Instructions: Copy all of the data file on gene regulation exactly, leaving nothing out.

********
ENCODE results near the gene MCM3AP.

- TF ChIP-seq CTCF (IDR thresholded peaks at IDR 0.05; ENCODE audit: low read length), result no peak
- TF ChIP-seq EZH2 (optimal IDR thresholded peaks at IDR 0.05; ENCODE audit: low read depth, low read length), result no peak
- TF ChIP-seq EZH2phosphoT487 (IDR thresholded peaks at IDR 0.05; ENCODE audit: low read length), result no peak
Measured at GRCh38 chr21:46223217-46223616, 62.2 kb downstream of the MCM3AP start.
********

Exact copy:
ENCODE results near the gene MCM3AP.

- TF ChIP-seq CTCF (IDR thresholded peaks at IDR 0.05; ENCODE audit: low read length), result no peak
- TF ChIP-seq EZH2 (optimal IDR thresholded peaks at IDR 0.05; ENCODE audit: low read depth, low read length), result no peak
- TF ChIP-seq EZH2phosphoT487 (IDR thresholded peaks at IDR 0.05; ENCODE audit: low read length), result no peak
Measured at GRCh38 chr21:46223217-46223616, 62.2 kb downstream of the MCM3AP start.